There has been a truck-load of ink spilled on this topic but never, ever, have ALL the arguments been assembled in one place. One Place. There has not been a place or time when all the arguments have been collected in one composition.

This critical issue has so many dimensions to consider that we need a summary at this time to properly state the case. The tragedy is that opponents say “too noisy, ugly, expensive” or “too …” but singling out one aspect, like financing or corruption, is not enough. It narrows and cheapens the argument.

TRAFFIC & ALTERNATIVES: Rail will not solve our traffic problems. City and FTA admit that congestion will be worse with rail than now. Cheaper, more effective alternatives could be implemented quickly, benefitting all, but were never properly studied by city.

More express buses are needed now: one express lane could provide four times the passenger capacity than rail, at higher speed, with seated passengers. Future cars will be computer-guided, self-driving, making better use of lanes, safely fitting more vehicles into existing roads. Other solutions include telecommuting, ridesharing, added lanes, modified work & school hours.

ENVIRONMENT & LAND USE: 20-mile, elevated, massive concrete slab would be an eyesore. The train would have lower energy-efficiency than future cars and current buses. Archaeological and historic sites will be disturbed and existing neighborhoods disrupted.

Transit Oriented Development is unlikely, e.g. Portland, still waiting for development 25 years later. Resulting low-density Leeward sprawl encouraged by rail will further increase congestion and destroy farmlands. Feds have stated “Waipahu, Pearl City, and Salt Lake communities may not be very adaptable to redevelopment.” A better planning option is to increase city-center population.

RAIL COSTS: This is the most expensive per-capita rail project in US history. Construction was $2.7 billion in 2006, now $5.3 billion and climbing. Historically rail has had average overrun +40 percent from initial estimates. Operation and maintenance during the next 20 years will total over $6 billion. Combined this will cost each family of four $48,000, which we don’t have.

OTHER COSTS: We cannot afford it, especially considering needed improvements for sewers, $5 billion; water, $5 billion; and roads, $2 billion. Subsidy for operation & maintenance of rail and bus in 2023 estimated at $285 million/year.

RIDERSHIP: Transit use would only increase from current 6 percent to 8 percent, benefitting just 2 percent while using half our transportation budget. Inflated claims of 116,000 daily require a 100 percent increase in transit riders, which has never happened anywhere.

Existing residential pattern is low density, not suited for rail. Very few (perhaps 2 percent) will walk to rail; time-consuming bus-to-rail transfers always discourage ridership; parking available at only 3 of 21 stations; city claims 60 percent will transfer by bus, which is a four times higher than national average. The first rail segment starts in farmland with full route not open for 20 or 30 years. Riders would be uncomfortable with 80% standing, some for 41 minutes. Average train speed is only 27 mph, stopping every mile.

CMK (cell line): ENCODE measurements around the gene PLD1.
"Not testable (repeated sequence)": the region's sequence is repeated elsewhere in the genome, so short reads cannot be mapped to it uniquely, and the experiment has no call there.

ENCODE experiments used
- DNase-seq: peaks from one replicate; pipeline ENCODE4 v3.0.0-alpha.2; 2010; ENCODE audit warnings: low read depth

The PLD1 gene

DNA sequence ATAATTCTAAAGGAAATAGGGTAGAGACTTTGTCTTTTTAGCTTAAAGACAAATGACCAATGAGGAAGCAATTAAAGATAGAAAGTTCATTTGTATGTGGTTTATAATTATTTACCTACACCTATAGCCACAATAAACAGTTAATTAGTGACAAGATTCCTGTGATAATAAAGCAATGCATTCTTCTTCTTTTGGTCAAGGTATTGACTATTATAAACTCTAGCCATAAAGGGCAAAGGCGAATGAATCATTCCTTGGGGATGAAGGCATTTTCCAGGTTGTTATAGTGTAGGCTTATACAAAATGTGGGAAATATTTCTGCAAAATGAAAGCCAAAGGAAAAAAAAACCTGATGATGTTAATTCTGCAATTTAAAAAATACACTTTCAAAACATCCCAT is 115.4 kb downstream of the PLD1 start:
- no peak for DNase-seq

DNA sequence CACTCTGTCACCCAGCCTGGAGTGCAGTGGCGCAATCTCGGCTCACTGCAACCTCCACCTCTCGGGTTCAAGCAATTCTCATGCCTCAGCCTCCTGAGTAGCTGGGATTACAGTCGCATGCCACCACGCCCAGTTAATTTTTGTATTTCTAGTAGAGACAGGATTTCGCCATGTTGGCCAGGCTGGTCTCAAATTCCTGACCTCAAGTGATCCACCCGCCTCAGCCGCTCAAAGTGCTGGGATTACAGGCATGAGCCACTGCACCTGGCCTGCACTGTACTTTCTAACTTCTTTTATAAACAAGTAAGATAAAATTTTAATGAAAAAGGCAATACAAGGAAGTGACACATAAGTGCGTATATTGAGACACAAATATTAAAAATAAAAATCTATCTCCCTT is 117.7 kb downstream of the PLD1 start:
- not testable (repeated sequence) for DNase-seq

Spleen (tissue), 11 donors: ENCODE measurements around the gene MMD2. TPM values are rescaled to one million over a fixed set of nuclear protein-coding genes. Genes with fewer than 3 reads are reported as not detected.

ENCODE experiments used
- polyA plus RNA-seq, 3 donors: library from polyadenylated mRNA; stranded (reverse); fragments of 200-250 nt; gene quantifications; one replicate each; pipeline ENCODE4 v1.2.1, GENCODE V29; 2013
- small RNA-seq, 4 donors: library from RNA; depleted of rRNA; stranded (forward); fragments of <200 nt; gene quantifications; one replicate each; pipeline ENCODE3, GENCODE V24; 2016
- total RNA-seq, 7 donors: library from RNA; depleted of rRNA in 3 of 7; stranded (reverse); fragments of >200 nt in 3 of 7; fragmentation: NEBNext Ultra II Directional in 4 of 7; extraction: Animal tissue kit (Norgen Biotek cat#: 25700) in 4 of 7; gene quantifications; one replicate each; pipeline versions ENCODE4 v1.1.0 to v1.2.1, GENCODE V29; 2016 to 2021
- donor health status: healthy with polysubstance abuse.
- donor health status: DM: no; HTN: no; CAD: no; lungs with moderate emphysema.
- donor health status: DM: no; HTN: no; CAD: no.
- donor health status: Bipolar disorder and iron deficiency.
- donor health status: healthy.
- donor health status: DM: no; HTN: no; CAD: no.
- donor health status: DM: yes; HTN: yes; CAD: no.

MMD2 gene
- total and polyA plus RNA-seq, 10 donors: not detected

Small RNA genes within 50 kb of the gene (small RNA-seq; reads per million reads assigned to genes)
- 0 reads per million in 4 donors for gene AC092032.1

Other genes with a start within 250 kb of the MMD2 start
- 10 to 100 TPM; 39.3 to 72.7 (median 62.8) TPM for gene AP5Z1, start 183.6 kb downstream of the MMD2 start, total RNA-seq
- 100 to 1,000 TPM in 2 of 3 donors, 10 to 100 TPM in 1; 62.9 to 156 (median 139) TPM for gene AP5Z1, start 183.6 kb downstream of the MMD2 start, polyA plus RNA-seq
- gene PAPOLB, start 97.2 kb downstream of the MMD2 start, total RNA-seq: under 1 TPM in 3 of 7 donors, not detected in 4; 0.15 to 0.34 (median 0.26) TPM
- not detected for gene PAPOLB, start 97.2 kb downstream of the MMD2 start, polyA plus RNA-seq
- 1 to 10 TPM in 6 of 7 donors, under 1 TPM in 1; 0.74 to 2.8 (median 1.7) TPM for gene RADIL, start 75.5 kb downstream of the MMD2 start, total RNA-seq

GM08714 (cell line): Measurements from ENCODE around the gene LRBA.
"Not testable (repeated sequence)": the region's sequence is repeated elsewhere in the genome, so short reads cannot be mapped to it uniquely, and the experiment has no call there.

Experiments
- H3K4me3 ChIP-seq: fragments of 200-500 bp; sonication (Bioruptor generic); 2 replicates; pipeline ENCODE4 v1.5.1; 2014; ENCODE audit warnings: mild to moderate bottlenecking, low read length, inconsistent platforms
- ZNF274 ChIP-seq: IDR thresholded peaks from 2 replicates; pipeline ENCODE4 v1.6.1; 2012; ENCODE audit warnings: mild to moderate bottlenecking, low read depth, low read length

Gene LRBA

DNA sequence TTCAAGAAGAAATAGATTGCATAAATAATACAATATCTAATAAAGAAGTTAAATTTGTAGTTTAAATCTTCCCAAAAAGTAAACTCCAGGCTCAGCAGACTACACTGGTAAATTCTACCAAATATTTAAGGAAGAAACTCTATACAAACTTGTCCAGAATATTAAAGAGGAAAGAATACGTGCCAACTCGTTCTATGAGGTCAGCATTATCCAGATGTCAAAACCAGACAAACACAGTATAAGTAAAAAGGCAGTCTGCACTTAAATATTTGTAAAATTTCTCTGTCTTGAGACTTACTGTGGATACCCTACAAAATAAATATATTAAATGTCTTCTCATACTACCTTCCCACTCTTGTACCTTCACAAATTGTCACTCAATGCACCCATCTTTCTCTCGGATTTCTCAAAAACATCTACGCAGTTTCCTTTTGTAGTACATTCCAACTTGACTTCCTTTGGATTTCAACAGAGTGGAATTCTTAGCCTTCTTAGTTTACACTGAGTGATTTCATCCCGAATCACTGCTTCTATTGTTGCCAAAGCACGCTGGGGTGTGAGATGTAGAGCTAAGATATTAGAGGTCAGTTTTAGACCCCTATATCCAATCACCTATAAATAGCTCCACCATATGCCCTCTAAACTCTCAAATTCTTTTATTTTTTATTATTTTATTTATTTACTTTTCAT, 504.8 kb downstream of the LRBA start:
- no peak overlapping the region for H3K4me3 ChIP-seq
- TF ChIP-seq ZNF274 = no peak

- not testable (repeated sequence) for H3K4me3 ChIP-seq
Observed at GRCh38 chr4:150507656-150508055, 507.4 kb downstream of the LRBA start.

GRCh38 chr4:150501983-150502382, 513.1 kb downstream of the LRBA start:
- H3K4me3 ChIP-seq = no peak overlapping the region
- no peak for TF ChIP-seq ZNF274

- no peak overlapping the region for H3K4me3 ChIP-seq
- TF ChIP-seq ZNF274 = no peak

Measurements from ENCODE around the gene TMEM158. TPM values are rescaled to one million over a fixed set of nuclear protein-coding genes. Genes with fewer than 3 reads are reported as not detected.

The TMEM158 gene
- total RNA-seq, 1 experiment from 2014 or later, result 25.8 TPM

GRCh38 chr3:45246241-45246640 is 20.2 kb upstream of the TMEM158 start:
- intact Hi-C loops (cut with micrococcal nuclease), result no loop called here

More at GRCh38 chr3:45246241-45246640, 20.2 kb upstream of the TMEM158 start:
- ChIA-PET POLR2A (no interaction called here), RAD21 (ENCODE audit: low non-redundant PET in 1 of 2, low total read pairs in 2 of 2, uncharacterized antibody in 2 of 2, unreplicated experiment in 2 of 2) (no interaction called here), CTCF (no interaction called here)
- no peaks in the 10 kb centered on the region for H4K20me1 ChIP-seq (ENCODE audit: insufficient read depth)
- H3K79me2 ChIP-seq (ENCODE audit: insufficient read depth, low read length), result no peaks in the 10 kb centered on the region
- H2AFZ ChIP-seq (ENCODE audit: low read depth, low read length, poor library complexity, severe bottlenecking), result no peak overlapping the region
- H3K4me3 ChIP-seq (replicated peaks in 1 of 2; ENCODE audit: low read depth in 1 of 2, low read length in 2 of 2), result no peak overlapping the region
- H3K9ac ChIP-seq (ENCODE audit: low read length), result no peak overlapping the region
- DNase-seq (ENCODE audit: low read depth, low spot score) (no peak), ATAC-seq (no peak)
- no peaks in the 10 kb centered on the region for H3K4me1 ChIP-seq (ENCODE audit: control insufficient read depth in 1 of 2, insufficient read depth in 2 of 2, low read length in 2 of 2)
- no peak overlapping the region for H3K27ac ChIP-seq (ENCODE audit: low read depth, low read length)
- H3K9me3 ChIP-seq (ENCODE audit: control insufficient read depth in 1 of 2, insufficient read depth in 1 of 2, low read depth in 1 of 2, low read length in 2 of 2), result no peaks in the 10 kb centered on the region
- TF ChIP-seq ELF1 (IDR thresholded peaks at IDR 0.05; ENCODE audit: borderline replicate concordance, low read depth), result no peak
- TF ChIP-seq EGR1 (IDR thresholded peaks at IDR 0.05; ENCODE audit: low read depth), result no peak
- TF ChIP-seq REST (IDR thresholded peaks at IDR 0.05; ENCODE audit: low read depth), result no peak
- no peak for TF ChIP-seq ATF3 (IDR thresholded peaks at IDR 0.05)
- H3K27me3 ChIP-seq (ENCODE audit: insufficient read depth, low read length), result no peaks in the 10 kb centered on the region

JOBS: $500 million foreign payments to build the trains will export employment. Rail technology requires importing specialized workers. Bus transit alternatives would create local jobs. Traffic relief, not job-creation, should be main justification.

OPERATION: Train has no drivers, no police, and security is not in budget. Honor system for fare collection is unreliable. Trains are old-fashioned, obsolete technology, with rigid alignment that cannot be modified for changing conditions.

POLITICS: The public has been subject to years of misleading ads by government, paid with tax money. Our city administration is irresponsible to proceed now, issuing $300 million in contracts in the face of lawsuits and the upcoming election, without guarantee of Federal funds. If rail is not approved, new construction will have to be torn down (“cheaper” city claims).

Arrogant politicians have been intolerant of criticism, and unwilling to listen to alternate opinions. Biased studies were conducted by the same city-contracted planner, Parsons, who recommended Bus Rapid Transit in 2003 and dismissed rail. Major polls show public now opposed to rail. The 2008 election was rigged by big $$ on misleading ads, and promises of reduced congestion and lower price. Rail benefits special interests: bankers, developers, politicians, unions and planners with ties to rail. We need real solutions.

About the author: Dennis Callan co-founded Stop Rail Now in 2008. He has learned about mass transit during the past 30 years leading tours to Europe and elsewhere, riding metro rail in 62 different cities, nearly all of which are larger and more densely populated than Honolulu. He has been opposing the Honolulu rail for 35 years and is currently active in the Cayetano mayoral campaign.**

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